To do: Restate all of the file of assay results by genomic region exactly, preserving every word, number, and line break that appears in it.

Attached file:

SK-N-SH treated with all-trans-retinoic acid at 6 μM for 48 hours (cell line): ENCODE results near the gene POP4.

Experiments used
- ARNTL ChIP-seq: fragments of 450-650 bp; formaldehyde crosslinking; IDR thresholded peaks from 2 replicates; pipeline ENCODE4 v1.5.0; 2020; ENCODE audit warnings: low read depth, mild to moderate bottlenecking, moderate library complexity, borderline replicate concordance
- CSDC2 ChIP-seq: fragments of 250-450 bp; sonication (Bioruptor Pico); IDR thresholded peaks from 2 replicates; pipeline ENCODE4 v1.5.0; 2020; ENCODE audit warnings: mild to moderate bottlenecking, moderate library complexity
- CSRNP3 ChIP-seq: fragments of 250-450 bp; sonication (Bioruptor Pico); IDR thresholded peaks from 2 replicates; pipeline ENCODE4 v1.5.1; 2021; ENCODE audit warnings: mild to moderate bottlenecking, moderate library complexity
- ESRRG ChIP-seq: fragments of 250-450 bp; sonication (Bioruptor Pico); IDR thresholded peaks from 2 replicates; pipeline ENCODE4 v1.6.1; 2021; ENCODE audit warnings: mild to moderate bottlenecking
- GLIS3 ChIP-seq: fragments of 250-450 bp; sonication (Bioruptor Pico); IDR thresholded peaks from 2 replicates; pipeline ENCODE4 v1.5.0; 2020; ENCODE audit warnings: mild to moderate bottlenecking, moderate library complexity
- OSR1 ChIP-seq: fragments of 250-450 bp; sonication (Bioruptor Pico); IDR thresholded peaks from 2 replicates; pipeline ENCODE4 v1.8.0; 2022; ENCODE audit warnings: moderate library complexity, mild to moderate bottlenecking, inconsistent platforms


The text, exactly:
SK-N-SH treated with all-trans-retinoic acid at 6 μM for 48 hours (cell line): ENCODE results near the gene POP4.

Experiments used
- ARNTL ChIP-seq: fragments of 450-650 bp; formaldehyde crosslinking; IDR thresholded peaks from 2 replicates; pipeline ENCODE4 v1.5.0; 2020; ENCODE audit warnings: low read depth, mild to moderate bottlenecking, moderate library complexity, borderline replicate concordance
- CSDC2 ChIP-seq: fragments of 250-450 bp; sonication (Bioruptor Pico); IDR thresholded peaks from 2 replicates; pipeline ENCODE4 v1.5.0; 2020; ENCODE audit warnings: mild to moderate bottlenecking, moderate library complexity
- CSRNP3 ChIP-seq: fragments of 250-450 bp; sonication (Bioruptor Pico); IDR thresholded peaks from 2 replicates; pipeline ENCODE4 v1.5.1; 2021; ENCODE audit warnings: mild to moderate bottlenecking, moderate library complexity
- ESRRG ChIP-seq: fragments of 250-450 bp; sonication (Bioruptor Pico); IDR thresholded peaks from 2 replicates; pipeline ENCODE4 v1.6.1; 2021; ENCODE audit warnings: mild to moderate bottlenecking
- GLIS3 ChIP-seq: fragments of 250-450 bp; sonication (Bioruptor Pico); IDR thresholded peaks from 2 replicates; pipeline ENCODE4 v1.5.0; 2020; ENCODE audit warnings: mild to moderate bottlenecking, moderate library complexity
- OSR1 ChIP-seq: fragments of 250-450 bp; sonication (Bioruptor Pico); IDR thresholded peaks from 2 replicates; pipeline ENCODE4 v1.8.0; 2022; ENCODE audit warnings: moderate library complexity, mild to moderate bottlenecking, inconsistent platforms